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In re Utilities Power & Light Corp.

CIRCUIT COURT OF APPEALS, SEVENTH CIRCUIT


January 22, 1942

IN RE UTILITIES POWER & LIGHT CORPORATION LEWIS
v.
OGDEN CORPORATION, ET AL

Author: Major

Before MAJOR, KERNER, and MINTON, Circuit Judges .

MAJOR, Circuit Judge .

This appeal is from an order, entered May 15, 1941, denying appellant's motion for leave to file a petition entitled a "Petition to Impound Certain Securities Covered by Contract Dated December 18, 1939, Between Charles True Adams, as Trustee, and Petitioner, and for the Appointment of a Trustee to Carry Out said Contract Pursuant to Decree of this Court Entered January 2, 1940, and for Other Relief in Connection Therewith." There is also an appeal from an order, entered May 16, 1941, fixing the fees of appellee Heath, Special Master, to whom was referred appellant's motion, for leave to file his petition, at the sum of $1,640, taxed against appellant.

The voluntary petition for reorganization of Utilities Power and Light Corp. (hereinafter referred to as the "debtor") under section 77B of the Bankruptcy Act, § 207, Title 11, U.S.C.A., was approved by the court, January 4, 1937. The plan of reorganization was approved, November 3, 1939, for submission to creditors and stockholders. Acceptances sufficient to insure confirmation, were returned by the master, with his report to the court, December 4, 1939. The plan of reorganization was proposed by the Atlas Corp. (hereinafter referred to as "Atlas") which was instrumental in the incorporation of the appellee, Ogden Corp. (hereinafter referred to as "Ogden" or the "New Company"). The latter was made a party to the proceedings, and to it all the property of the debtor was to be conveyed.During the course of the proceeding, Charles True Adams was the duly appointed, qualified and acting trustee of the debtor's estate and had the control, management and possession of its property until it was transferred to Ogden, as provided in the decree confirming the plan of reorganization.

On December 18, 1939, Adams as trustee, entered into an agreement with appellant Lewis concerning the sale of certain designated assets of the debtor corporation. Among such, and the only ones of substantial value, were $5,108,040 of 5 percent debentures of Central States Power and Light Corp. (hereinafter referred to as "Central States") valued at the time of the hearings on the plan of reorganization at $1,015,000. This valuation was later substantially increased by reason of the purchase, by Central States, of a large block of its bonds at a discount.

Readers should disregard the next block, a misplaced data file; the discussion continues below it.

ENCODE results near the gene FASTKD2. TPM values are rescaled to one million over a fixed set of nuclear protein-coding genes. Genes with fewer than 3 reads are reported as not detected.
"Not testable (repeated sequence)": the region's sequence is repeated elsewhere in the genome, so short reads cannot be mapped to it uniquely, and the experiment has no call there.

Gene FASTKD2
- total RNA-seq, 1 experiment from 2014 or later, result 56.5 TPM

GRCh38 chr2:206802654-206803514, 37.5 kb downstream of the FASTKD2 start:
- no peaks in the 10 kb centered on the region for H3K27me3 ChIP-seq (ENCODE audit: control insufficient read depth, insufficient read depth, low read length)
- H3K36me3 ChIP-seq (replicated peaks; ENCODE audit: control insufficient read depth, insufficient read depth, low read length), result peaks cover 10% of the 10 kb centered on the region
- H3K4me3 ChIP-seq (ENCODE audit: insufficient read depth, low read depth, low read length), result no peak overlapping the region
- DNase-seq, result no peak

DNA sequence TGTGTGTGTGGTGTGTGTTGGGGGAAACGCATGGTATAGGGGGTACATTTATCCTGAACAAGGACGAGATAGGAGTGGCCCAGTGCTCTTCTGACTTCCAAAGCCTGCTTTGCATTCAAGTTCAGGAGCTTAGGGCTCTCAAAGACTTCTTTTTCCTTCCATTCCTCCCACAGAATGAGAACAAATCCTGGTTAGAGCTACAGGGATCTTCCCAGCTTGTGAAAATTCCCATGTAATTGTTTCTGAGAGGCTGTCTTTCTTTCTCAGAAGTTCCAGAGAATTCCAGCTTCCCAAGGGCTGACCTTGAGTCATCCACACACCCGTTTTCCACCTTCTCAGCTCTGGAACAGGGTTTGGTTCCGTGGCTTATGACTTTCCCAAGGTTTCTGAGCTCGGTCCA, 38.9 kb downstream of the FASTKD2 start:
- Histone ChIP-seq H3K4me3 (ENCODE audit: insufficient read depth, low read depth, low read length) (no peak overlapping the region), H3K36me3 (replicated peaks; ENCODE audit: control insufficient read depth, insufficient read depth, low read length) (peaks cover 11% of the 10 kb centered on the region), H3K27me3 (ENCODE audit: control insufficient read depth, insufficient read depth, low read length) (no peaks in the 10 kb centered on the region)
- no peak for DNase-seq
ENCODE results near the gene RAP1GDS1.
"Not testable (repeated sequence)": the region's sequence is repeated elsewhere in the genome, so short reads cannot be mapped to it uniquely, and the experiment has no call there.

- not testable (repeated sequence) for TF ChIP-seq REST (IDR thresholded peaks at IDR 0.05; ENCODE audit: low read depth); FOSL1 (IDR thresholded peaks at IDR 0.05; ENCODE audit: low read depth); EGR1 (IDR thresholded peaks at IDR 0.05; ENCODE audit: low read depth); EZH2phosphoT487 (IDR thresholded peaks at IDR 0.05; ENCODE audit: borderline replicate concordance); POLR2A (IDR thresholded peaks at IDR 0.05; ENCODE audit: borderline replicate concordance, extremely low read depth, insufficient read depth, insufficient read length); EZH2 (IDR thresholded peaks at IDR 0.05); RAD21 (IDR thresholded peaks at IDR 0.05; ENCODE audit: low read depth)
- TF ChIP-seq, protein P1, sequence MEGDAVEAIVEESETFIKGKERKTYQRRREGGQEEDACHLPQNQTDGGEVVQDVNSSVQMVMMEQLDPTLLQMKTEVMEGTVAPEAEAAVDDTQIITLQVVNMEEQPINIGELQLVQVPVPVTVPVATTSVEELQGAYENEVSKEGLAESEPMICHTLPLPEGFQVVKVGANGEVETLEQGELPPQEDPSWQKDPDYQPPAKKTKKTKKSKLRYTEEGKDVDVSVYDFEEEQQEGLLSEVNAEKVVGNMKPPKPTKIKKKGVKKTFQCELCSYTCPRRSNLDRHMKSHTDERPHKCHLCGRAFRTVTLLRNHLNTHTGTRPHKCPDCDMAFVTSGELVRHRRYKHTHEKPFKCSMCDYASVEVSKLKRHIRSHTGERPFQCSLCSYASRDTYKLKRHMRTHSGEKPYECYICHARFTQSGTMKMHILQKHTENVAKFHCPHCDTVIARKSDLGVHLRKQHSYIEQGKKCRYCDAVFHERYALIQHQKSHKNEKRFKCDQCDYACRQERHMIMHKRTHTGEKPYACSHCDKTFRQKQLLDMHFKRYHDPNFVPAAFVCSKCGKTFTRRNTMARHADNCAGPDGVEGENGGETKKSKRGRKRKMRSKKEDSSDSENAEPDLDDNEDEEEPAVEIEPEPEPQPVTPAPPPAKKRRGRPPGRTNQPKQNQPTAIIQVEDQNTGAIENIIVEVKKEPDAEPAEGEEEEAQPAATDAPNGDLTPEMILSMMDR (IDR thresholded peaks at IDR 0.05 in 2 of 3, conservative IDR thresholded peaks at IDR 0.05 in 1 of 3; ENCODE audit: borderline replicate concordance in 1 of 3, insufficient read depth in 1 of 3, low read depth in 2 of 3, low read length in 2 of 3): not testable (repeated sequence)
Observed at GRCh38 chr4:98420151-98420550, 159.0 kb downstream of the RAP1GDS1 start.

Paragraph 1 of the agreement between Lewis and Adams, provided: I hereby agree to purchase from you and you hereby agree, subject to the approval of the court and the Commission, to sell to me the securities above described for the sum of $1,600,000; plus interest thereon * * * at the rate of 4% per annum from the date hereof. * * *

The purchase price was subject to reduction by the income received from the described securities "from the date hereof to the date of the consummation of this agreement."*fn1 Adams agreed to proceed promptly to secure the approval of the Securities and Exchange Commission or any other regulatory body having jurisdiction. It was provided that if Adams was unable to secure said approval and to consummate the sale within 90 days from date, the time for securing said approval and consummating the sale should be extended and continued in force until terminated by 10 days written notice given by either party. In case the agreement was approved by the court, it was provided that it should be assumed and become the obligation of Ogden. The last paragraph of the agreement was to the effect that it embodied the entire understanding and that no representations or warranties were made which were not embodied therein.

On December 27, 1939, Adams petitioned the court for an order approving said agreement, and on the same date an order of approval was entered. Paragraph 2 of this order provided:

If prior to the consummation of said agreement the Atlas Plan of February 1, 1939, as amended, shall have been confirmed by this Court and te securities more particularly described in said contract dated December 18, 1939 between Charles True Adams, as said Trustee, and said Frank J. Lewis, shall have been delivered to the Ogden Corp., which corporation is more particularly described in said Plan of Reorganization, as amended, then and in that event said Ogden Corporation, by accepting the delivery of said securities, shall assume and become bound by all of the obligations of the said Charles True Adams, as Trustee, as provided and defined in said agreement of December 18, 1939, and in that event the said Ogden Corp. shall be substituted for the said Charles True Adams, as said Trustee, as a party to said agreement of December 18, 1939, and the said Charles True Adams, as said Trustee and individually, shall be released from any further obligation or liability under said contract, but in no event shall the said Frank J. Lewis be released from said contract on account of the substitution of said Ogden Corp. Provided, however, that said agreement and the assumption thereof by Ogden Corp. shall not in any wise affect, modify, or alter any obligation to be undertaken or performed by said Ogden Corp. under the Plan of Reorganization and shall be without prejudice to said Plan and any orders of this Court and the Securities and Exchange Commission approving the same or any acceptances thereof by old security holders.